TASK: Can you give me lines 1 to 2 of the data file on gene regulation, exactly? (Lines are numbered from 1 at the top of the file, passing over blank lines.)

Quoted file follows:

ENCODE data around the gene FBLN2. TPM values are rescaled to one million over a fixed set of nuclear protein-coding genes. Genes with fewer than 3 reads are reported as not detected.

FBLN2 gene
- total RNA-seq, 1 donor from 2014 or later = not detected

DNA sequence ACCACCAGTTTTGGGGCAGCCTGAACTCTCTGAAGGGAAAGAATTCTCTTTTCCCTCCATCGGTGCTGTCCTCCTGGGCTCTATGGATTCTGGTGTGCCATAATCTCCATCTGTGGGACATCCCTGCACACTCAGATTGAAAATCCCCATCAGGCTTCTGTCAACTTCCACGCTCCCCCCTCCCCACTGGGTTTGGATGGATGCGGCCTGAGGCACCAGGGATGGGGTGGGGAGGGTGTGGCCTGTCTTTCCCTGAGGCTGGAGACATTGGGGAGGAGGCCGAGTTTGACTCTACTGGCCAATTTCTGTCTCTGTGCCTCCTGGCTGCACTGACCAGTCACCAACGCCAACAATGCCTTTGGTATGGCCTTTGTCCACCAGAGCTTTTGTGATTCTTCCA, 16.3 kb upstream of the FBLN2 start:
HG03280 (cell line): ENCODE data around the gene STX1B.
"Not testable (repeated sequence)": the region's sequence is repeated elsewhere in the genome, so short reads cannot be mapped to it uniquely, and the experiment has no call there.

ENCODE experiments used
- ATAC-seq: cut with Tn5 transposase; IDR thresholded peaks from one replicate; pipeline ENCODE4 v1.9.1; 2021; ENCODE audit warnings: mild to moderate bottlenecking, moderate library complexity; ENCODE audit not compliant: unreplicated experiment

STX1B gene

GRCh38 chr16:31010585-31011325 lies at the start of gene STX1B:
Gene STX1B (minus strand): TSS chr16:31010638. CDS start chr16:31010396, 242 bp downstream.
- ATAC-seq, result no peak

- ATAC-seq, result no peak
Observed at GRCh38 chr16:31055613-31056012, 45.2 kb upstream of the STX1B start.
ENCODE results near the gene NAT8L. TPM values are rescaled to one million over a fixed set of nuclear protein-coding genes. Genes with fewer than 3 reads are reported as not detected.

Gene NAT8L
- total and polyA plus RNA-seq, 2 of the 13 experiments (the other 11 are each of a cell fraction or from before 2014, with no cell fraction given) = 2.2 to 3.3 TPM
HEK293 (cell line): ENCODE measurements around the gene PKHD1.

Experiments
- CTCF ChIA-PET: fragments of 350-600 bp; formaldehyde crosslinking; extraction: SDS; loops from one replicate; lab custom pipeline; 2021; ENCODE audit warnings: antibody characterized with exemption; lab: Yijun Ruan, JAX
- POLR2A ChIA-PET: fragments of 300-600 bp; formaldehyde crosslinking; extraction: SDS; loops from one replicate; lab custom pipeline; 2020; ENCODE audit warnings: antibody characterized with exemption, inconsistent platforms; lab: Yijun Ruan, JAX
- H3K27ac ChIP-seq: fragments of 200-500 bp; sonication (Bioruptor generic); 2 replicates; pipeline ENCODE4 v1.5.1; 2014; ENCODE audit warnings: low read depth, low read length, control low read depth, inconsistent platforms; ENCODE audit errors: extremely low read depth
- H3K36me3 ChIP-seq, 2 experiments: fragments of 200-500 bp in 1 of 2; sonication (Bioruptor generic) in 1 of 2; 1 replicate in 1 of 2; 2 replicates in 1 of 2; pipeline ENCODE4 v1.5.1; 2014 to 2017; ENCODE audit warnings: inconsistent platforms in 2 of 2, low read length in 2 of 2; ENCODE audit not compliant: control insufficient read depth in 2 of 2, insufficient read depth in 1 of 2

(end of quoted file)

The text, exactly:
ENCODE data around the gene FBLN2. TPM values are rescaled to one million over a fixed set of nuclear protein-coding genes. Genes with fewer than 3 reads are reported as not detected.

FBLN2 gene